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Medical and Research Library News - October 2021

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Training opportunities
Websites and reports on trending topics
Journal articles of note           

October 2021

Training opportunities

Note: The following webinars and online classes are not affiliated with DSHS or the DSHS Library. They are presented here as opportunities to learn more information of interest to public health personnel. All times listed are in Central Daylight Time.

October 7, 2021; 12-1:30 p.m. Responsive feeding and childhood obesity prevention: An equitable nurturing care perspective. Guiding the process of feeding infants and young children through responsive feeding principles is a central component of the responsive parenting and the UNICEF/WHO nurturing care frameworks. Responsive feeding addresses head on the ‘how to feed’ infants and young children following developmentally appropriate multidirectional interactions between infants and young children and their caregivers. Responsive feeding is vital for healthy growth, and social, psycho-emotional and cognitive development of infants and young children.
Presented by the Michael & Susan Dell Center for Healthy Living. https://register.gotowebinar.com/register/8925207990447772944

October 13, 2021; 11 a.m.-12 p.m. Improving hereditary cancer diagnostics using RNA sequencing: Lessons from a 43K patient study. There are technical and logistical limitations that hinder the identification of individuals at risk for hereditary cancer, resulting in many patients who undergo DNA genetic testing going undiagnosed. This webinar from the American Association for the Advancement of Science (AAAS) will review splicing data obtained from a cohort of over 43,000 individuals tested for cancer predisposition and demonstrate how RNA sequencing improves the diagnostic yield of genetic testing. A splicing profile performed in this clinical cohort demonstrated that over 6% of DNA variants identified result in abnormal splicing. It also led to the detection of novel deep-intronic mutations in patients who otherwise would have a negative or inconclusive result, representing approximately 1% of all pathogenic mutations identified in this study. https://view6.workcast.net/register?cpak=2665117831046224&referrer=Blast1&et_rid=198161687&et_cid=3937363

October 14, 2021; 2-3 p.m. Did you get the Mammo? In recognition of October's Breast Cancer Awareness month, the Health Resources & Services Administration (HRSA) is hosting a webinar to discuss breast cancer screening challenges and successes experienced during COVID-19 pandemic. The webinar will focus on the impact of the pandemic and the how we can recover and sustain screening rates moving forward. There will be a review of the UDS data from 2020 and the opportunity to ask questions of expert leaders in the field.  https://hrsa-gov.zoomgov.com/webinar/register/WN_9xsQdAfBSGiGTTPw1FN32g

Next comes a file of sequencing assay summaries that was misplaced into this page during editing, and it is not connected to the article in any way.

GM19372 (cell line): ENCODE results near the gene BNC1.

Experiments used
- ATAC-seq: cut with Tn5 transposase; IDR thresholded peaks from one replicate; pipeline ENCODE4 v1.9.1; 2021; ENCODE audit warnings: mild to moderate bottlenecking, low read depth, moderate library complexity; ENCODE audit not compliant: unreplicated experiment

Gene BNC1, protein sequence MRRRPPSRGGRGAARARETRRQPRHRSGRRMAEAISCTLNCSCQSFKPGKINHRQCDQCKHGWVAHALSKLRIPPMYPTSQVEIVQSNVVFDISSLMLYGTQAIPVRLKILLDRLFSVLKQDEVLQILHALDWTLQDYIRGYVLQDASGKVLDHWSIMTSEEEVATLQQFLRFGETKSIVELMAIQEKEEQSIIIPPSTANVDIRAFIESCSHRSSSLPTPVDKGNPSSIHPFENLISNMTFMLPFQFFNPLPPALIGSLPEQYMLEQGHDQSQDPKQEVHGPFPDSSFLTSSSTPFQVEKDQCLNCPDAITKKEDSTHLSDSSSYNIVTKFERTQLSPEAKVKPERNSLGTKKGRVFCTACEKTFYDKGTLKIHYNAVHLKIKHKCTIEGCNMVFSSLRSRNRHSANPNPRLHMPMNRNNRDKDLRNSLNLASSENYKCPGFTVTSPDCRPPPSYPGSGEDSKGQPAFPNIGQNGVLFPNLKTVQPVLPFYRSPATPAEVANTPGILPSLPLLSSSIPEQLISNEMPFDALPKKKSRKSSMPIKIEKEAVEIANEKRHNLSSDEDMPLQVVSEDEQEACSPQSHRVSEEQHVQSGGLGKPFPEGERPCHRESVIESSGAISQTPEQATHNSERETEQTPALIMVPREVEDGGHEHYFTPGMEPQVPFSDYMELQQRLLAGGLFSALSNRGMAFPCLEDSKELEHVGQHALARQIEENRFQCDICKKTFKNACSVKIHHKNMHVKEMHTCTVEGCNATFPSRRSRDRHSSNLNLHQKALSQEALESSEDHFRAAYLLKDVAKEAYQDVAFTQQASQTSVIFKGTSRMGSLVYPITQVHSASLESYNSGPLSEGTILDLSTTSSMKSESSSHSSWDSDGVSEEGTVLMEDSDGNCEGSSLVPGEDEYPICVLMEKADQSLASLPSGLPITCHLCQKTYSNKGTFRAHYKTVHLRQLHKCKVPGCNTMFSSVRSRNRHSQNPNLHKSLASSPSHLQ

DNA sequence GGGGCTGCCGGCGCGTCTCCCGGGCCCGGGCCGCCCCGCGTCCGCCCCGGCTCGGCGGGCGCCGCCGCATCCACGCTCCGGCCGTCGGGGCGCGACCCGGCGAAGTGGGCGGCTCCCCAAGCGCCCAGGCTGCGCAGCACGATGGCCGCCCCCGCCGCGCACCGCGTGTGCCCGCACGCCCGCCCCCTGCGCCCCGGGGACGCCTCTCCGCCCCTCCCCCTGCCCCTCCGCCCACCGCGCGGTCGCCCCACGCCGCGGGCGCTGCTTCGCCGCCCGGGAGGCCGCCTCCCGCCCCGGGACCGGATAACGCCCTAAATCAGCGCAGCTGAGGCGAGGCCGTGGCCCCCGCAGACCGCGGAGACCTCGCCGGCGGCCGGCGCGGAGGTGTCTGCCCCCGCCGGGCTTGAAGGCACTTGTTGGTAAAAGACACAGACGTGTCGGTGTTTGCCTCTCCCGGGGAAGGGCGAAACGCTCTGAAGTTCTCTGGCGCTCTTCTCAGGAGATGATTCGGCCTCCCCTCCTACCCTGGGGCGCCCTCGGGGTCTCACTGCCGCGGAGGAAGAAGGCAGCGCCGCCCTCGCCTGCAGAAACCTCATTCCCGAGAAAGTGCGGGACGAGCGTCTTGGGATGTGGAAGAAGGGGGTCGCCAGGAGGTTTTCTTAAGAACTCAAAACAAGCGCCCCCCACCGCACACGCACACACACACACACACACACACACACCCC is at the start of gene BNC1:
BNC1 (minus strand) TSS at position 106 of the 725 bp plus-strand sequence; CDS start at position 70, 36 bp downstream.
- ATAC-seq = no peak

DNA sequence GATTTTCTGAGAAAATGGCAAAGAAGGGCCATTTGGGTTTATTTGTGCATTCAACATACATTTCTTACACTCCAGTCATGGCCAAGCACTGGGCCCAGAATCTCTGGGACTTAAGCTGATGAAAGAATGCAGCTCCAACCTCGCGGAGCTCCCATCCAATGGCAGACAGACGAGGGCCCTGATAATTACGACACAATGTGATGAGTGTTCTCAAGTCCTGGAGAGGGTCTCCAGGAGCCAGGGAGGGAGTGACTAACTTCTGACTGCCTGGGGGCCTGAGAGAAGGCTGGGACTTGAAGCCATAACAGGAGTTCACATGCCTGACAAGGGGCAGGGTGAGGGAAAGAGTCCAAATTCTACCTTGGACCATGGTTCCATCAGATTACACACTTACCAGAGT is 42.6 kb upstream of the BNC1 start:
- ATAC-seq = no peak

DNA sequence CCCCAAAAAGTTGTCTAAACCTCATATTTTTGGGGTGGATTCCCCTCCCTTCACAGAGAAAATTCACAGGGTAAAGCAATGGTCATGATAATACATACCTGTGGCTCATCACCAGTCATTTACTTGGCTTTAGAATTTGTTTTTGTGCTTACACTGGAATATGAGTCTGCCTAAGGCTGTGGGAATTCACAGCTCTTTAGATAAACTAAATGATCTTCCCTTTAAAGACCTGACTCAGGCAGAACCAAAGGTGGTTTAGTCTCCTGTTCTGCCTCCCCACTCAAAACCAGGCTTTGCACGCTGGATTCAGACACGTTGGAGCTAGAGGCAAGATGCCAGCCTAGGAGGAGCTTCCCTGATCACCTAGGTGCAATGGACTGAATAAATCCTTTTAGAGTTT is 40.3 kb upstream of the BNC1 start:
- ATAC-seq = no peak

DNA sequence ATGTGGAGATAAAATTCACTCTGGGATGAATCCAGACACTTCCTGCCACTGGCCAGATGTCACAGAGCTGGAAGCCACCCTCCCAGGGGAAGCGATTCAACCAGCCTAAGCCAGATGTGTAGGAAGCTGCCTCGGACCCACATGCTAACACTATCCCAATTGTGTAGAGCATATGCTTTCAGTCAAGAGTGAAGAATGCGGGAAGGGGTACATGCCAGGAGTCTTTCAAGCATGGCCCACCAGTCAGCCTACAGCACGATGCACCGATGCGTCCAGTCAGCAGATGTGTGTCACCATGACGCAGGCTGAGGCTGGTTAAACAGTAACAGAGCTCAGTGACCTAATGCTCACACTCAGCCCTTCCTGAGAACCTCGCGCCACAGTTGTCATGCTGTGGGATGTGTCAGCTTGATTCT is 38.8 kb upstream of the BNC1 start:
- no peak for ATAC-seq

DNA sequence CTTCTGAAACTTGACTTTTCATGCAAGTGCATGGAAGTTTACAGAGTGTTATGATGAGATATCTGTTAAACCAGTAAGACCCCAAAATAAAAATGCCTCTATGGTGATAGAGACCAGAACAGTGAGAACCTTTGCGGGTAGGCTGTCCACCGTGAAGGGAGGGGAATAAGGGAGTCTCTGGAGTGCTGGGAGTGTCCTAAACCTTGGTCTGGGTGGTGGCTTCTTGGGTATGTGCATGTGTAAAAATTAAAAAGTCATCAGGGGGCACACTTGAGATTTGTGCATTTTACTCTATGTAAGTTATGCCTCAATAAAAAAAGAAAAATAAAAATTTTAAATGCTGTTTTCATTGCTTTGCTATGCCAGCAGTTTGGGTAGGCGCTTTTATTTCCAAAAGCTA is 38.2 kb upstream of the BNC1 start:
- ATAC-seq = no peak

October 21, 2021; 12-1 p.m. Texas Coronavirus Antibody REsponse Survey (CARES): Fall 2021 update. How bad is COVID-19 and the Delta Variant in Texas and how should schools respond? As Texas schools adapt for learning in the 2021-2022 school year, experts at the UTHealth School of Public Health will provide updated information on a statewide COVID-19 antibody study called Texas CARES. Presented by the Michael & Susan Dell Center for Healthy Living. https://sph.uth.edu/research/centers/dell/events/detail.htm?id=Texas-Coronavirus-Antibody-Response-Survey-Fall-2021-Update

October 25, 2021; 1-2 p.m. Community violence and mental health: Supporting patients and building resilience. Community violence is an urgent public health issue and an important social determinant of health. This session will focus on the effects of community violence on patient mental health, and strategies to support patients and build resilience. Subject matter experts will share personal stories, promising healthcare interventions, and tools for health center staff. Presented by the National Nurse-Led Care Consortium. https://nurseledcare.phmc.org/training/item/1152-community-violence-and-mental-health-supporting-patients-and-building-resilience.html

Websites and reports on trending topics

COVID-19 Vaccine Comparison - This past year, three COVID-19 vaccines produced by Pfizer-BioNTech, Moderna, and Janssen Biotech, Inc. were granted Emergency Use Authorization (EUA) by FDA. On Aug. 23, 2021, the FDA fully licensed the Pfizer-BioNTech product, marketed as Comirnaty, for persons aged 16 years and older. On Sept. 22, 2021, following recommendations from the Vaccines and Related Biological Products Advisory Committee, FDA amended the emergency use authorization for the Comirnaty COVID-19 vaccine to allow for a single booster dose to be administered at least six months after completion of the primary series for specific populations. On Sept. 23, 2021, CDC endorsed the Advisory Committee on Immunization Practices’ (ACIP) recommendations for a booster shot of the Comirnaty COVID-19 vaccine for certain populations and recommended a booster dose for those in high-risk occupational and institutional settings. A comparison of key details for each vaccine can be found in this issue brief from the Association of State and Territorial Health Officials (ASTHO). https://www.astho.org/COVID-19/Vaccine-Comparison/

MedlinePlus - Produced by the National Library of Medicine, this resource  has extensive information from the National Institutes of Health and other trusted sources on over 975 diseases and conditions. There are directories, a medical encyclopedia and a medical dictionary, health information in Spanish, extensive information on prescription and nonprescription drugs, health information from the media, and links to thousands of clinical trials. https://medlineplus.gov/

October is Breast Cancer Awareness Month - Each year in the United States, more than 250,000 women are diagnosed with breast cancer and 42,000 women die from the disease. This website from the CDC will help you recognize symptoms, identify risk factors and lower your risk

Journal articles of note